Five kilometers (3 miles) long but only five blocks wide at its widest, this sultry port town, 120 kilometers (75 miles) west of San José, is built on a long narrow spit—Puntarenas means “Sandy Point”—running west from the suburb of Cocal and backed to the north by a mangrove estuary; to the south are the Golfo de Nicoya and a beach cluttered with driftwood. Puntarenas has long been favored by Josefinos seeking R&R. The old wharves on the estuary side feature decrepit fishing boats leaning against ramshackle piers popular with pelicans.

Oxcarts laden with coffee made the lumbering descent to Puntarenas in convoys; the beans were shipped from here via Cape Horn to Europe.The peninsula was colonized by the Spaniards as early as 1522. The early port grew to prominence and was declared a free port in 1847, a year after completion of an oxcart road from the Meseta Central. Oxcarts laden with coffee made the lumbering descent to Puntarenas in convoys; the beans were shipped from here via Cape Horn to Europe. It remained the country’s main port until the Atlantic Railroad to Limón, on the Caribbean coast, was completed in 1890 (the railroad between San José and Puntarenas would not be completed for another 20 years). Earlier this century, Puntarenas also developed a large conch-pearl fleet. Some 80 percent of Porteños, as the inhabitants of Puntarenas are called, still make their living from the sea.

Cruise ship in Puntarenas. Photo © Christopher P. Baker.

Cruise ship in Puntarenas. Photo © Christopher P. Baker.

The town’s main usefulness is as the departure point for day cruises to islands in the Golfo de Nicoya and for the ferries to Playa Naranjo and Paquera, on the Nicoya Peninsula. Cruise ships berth at the terminal opposite Calle Central.

Sights in Puntarenas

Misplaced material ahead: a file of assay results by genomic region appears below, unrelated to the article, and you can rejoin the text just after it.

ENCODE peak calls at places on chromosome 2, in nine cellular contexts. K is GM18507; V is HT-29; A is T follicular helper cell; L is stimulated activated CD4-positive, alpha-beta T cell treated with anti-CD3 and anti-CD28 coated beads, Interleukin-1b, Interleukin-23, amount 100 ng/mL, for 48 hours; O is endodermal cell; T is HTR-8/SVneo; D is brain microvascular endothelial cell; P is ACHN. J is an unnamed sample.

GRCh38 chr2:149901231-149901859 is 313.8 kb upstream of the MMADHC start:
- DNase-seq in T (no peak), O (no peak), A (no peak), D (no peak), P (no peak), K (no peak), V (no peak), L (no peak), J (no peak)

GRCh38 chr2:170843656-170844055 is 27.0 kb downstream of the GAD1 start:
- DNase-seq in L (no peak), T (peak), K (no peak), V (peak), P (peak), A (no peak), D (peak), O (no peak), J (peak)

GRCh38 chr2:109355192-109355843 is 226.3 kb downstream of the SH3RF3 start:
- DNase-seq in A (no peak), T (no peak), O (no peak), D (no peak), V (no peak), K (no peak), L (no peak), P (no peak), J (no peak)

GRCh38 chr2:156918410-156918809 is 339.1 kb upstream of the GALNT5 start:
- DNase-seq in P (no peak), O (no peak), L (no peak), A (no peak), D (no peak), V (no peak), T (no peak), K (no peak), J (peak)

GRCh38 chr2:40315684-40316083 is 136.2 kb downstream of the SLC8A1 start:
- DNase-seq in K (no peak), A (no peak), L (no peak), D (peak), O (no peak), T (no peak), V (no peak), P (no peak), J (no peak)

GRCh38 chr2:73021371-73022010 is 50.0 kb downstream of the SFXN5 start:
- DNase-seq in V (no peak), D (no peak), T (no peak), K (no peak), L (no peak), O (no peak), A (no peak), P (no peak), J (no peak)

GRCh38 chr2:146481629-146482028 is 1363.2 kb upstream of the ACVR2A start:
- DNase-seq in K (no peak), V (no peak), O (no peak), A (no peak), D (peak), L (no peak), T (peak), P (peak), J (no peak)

The tiny Catedral de Puntarenas (Ave. Central, Calles 5/7), built in 1902, abuts the renovated Antigua Comandancia de la Plaza, a fortress-style building complete with tiny battlements and bars on its windows. It once served as a barracks and a city jail. Today it houses the refurbished Museo Histórico Marino (tel. 506/2661-0387, 9:45am-noon and 1pm-5:15pm Tues.-Sun., free), a history museum that has exhibits on city life from the pre-Columbian and coffee eras. Adjacent is the Casa de la Cultura (tel. 506/2661-1394, 10am-4pm Mon.-Fri., free), with an art gallery that doubles as a venue for literary, musical, and artistic events.

Catedral de Puntarenas. Photo © Christopher P. Baker.

Catedral de Puntarenas. Photo © Christopher P. Baker.

Everything of importance seems to happen along the Paseo de los Turistas, a boulevard paralleling the Golfo de Nicoya and abuzz with vendors, beachcombers, and locals flirting and trying to keep cool in the water. The boulevard’s beachfront park is studded with contemporary statues.

On the north side of the peninsula, the sheltered gulf shore—the estuary—is lined with fishing vessels in various states of decrepitude. Roseate spoonbills, storks, and other birds pick among the shallows.

Entertainment and Events

Every mid-July the city honors Carmen, Virgin of the Sea, in the annual Festival Perla del Pacífico (Sea Festival), a boating regatta with boats decorated in colorful flags and banners. The local Chinese community contributes dragon boats. In summer, concerts and plays are put on at the Casa de la Cultura.

A half-dozen bars along Paseo de los Turistas offers something for everyone, from karaoke to salsa. Otherwise, the local bars are overwhelmingly rough (guard against pickpockets). There’s a casino in the Doubletree Resort by Hilton Puntarenas, and Casino Calypso Platinum is at the Hotel Yadran (Paseo de las Turistas, Calle 35).

Excerpted from the Tenth Edition of Moon Costa Rica.